Season Three:
Nov. 23, 1969: Lucille Ball, George Carlin
Carol and Lucy as the Rock Sisters
(The Lost Episodes/Classic Carol) Old and new comedy styles are highlighted as the Queen of TV past (Lucy in her third appearance on Carol's show) co-stars with then-hip comic George Carlin. The main sketch has both guests in a time-warp show-biz mash-up. Carol and Lucy play the Rock Sisters, a sibling vaudeville act too corny even for 1919. Harvey plays a parody of Ted Lewis, a now forgotten crooner whose signature was a lisping "Is everybody happy?" Theater manager Lyle fires the girls and Harvey and they remain unemployed for 50 years, denoted by pages falling off a calendar. 

Half a century later, Carlin plays a disc jockey staging a concert at the same theater where Carol, Lucy and Harvey were terminated. He's one act short in his bill of 100 attractions. His dim-witted assistant Tondelayo (Vicki) hires the now ancient siblings to complete the show. There are plenty of geriatric gags as the grey-haired entertainers hobble their way to their latest gig. The "girls" are almost booed off the stage for their old-fashioned rendition of "Happiness Cocktail," a piece of special material parodying the songs of the 1910s and '20s. But the chorus boys, dressed as hippie rockers lend a hand and the old broads are a hit. 

Thursday, January 13, 2022

B'way Update: Mockingbird and Girl to Go on Hiatus

The cast of To Kill a Mockingbird.
Credit: Emilio Madrid
Two more Broadway shows are going on hiatus, joining Mrs. Doubtful as productions temporarily closing during these volatile COVID-tinged times in hopes of keeping open in a later, less chancy atmosphere. To Kill a Mockingbird, Aaron Sorkin's stage adaptation of Harper Lee's beloved Pulitzer Prize-winning novel, will play its last performance at the Shubert Theater on Jan. 16. The play will re-open at the smaller Belasco Theater on June 1 with Oscar nominee and Emmy winner Greg Kinnear resuming the lead role of courageous lawyer and father Atticus Finch. Mockingbird opened on Dec. 13, 2018 with Jeff Daniels as Atticus and has been one of the most financially successful straight plays in Broadway history. The play re-opened on Oct. 5, 2021 with Daniels and Tony winner Celia Keenan Bolger returning to their original roles. It will have played 626 performances and 45 previews.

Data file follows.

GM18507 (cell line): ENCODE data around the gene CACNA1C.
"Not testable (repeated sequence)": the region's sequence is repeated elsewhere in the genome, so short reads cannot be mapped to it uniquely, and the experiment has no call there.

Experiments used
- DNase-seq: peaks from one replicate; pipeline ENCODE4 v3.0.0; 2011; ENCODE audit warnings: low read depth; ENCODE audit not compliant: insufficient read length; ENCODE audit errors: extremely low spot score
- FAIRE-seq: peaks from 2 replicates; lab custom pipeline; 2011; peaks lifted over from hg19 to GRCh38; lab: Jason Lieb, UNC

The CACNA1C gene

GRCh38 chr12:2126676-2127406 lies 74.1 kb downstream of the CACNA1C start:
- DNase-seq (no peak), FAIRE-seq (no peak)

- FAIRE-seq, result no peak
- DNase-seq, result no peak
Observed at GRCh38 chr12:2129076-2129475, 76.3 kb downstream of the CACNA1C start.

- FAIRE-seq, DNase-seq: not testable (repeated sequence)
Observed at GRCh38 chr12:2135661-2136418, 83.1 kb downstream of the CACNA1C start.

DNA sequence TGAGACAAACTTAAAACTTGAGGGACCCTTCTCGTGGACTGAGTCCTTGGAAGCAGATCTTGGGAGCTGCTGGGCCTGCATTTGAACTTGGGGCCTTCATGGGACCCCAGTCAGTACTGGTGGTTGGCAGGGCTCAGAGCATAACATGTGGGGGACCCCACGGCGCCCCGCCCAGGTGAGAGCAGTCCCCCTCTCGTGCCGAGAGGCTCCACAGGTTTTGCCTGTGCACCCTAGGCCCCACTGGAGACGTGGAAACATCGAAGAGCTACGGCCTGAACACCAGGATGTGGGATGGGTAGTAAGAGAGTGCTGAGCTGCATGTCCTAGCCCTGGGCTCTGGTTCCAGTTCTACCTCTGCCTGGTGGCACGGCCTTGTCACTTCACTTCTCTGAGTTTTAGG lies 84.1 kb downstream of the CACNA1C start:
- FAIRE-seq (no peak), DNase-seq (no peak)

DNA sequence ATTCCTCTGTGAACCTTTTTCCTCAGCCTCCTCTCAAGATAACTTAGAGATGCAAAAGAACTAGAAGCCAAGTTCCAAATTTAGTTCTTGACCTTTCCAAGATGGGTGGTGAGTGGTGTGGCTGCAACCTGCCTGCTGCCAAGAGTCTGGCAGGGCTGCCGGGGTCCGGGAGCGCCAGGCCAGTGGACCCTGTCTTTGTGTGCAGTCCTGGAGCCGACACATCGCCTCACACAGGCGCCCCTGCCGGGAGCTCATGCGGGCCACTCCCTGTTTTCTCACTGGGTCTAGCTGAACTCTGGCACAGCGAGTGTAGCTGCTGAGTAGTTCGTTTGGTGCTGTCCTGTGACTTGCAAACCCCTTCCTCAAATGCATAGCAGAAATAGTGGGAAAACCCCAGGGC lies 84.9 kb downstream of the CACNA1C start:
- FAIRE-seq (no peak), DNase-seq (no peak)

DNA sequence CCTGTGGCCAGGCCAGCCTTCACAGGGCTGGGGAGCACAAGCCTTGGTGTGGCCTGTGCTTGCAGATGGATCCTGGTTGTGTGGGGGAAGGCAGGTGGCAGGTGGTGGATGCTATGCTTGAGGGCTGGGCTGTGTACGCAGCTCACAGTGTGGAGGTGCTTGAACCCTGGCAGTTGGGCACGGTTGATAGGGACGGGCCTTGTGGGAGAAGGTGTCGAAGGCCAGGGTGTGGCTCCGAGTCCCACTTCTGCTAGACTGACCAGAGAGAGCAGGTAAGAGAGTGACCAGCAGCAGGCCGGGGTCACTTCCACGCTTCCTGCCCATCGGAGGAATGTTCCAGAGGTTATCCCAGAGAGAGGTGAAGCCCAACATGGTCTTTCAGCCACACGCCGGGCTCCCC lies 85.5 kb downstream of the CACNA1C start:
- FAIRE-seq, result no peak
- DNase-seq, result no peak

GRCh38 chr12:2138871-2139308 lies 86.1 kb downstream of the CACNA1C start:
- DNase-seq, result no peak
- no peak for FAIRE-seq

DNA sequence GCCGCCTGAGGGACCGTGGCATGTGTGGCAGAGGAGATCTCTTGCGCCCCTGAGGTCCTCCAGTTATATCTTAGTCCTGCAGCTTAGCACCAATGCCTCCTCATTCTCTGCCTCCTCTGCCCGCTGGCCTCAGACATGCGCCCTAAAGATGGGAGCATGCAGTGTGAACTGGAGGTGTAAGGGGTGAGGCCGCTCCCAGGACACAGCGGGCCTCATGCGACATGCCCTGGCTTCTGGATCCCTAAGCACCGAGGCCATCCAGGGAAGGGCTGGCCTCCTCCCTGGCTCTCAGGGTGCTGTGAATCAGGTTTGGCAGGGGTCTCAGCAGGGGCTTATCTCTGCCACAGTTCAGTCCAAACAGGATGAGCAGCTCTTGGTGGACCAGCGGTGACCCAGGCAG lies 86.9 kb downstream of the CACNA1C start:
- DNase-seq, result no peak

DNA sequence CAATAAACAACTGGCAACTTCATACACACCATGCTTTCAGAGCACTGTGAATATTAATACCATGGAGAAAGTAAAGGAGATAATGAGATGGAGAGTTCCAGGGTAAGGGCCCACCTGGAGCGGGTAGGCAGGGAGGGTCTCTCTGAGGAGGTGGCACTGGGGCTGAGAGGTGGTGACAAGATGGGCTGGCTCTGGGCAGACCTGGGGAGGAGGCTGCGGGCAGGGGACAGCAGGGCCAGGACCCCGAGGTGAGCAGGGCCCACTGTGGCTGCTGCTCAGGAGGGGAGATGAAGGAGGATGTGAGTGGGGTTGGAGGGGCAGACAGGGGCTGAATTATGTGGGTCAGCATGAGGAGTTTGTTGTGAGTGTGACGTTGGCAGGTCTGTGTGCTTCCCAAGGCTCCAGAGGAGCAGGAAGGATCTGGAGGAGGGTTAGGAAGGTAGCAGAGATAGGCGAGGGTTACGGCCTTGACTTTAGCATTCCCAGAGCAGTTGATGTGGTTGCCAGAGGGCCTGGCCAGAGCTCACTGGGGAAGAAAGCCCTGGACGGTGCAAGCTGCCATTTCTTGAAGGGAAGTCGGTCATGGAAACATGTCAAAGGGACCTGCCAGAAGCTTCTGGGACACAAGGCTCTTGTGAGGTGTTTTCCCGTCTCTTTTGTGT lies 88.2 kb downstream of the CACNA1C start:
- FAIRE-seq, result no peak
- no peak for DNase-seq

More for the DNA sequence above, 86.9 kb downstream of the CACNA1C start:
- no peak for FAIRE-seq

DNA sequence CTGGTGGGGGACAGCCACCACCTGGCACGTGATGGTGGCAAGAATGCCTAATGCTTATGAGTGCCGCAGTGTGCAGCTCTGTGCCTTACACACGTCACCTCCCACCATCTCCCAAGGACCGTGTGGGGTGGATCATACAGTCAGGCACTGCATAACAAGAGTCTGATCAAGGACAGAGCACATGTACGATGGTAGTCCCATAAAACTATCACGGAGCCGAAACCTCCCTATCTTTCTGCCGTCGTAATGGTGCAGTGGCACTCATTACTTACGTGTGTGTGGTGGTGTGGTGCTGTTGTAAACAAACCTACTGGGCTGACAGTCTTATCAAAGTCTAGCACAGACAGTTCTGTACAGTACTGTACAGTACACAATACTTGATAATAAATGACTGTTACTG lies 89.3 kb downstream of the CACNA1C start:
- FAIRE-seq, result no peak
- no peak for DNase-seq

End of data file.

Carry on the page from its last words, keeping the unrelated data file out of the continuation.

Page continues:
Meanwhile, the current tenant of the Belasco, Girl from the North Country, will play its final performance on Jan. 23. The producers have stated it will reopen sometime in the spring at a Shubert theater to be announced. Girl is written and directed by Connor McPherson and employs the songs of Nobel Prize winner Bob Dylan to chronicle the travails of the denizens of a rooming-house in Depression-era Duluth, Minnesota, Dylan's hometown. It originated in London and played the Public Theater Off-Broadway. The current production opened on Broadway March 5, 2020 but had to close a week later due to the COVID-19 pandemic. The show re-opened on Oct. 13, 2021 and will have played a total of 31 previews and 117 regular performances.

Thursday, January 6, 2022

Reconstructing the Carol Burnett Show: Part 20: In Tribute to Betty White

Betty White as Ellen and Vicki Lawrence as Mama
in The Attic sketch
Beloved Betty White passed away on New Year's Eve at the age of 99. All of the tributes mentioned her Emmy-winning turns as the promiscuous, nasty Happy Homemaker Sue Ann Nivens on the Mary Tyler Moore Show and as the endearingly naive Rose Nylund on The Golden Girls, as well as her performances on Hot in Cleveland and thousands of game shows including the various iterations of Password, hosted by her husband Allen Ludden, Tattletales and Match Game. But she was also memorable as Ellen Harper Jackson, the snooty, faux-aristocratic sister of Eunice on the Family sketches of the Carol Burnett Show. Here's a look at her appearances: 

Season 9: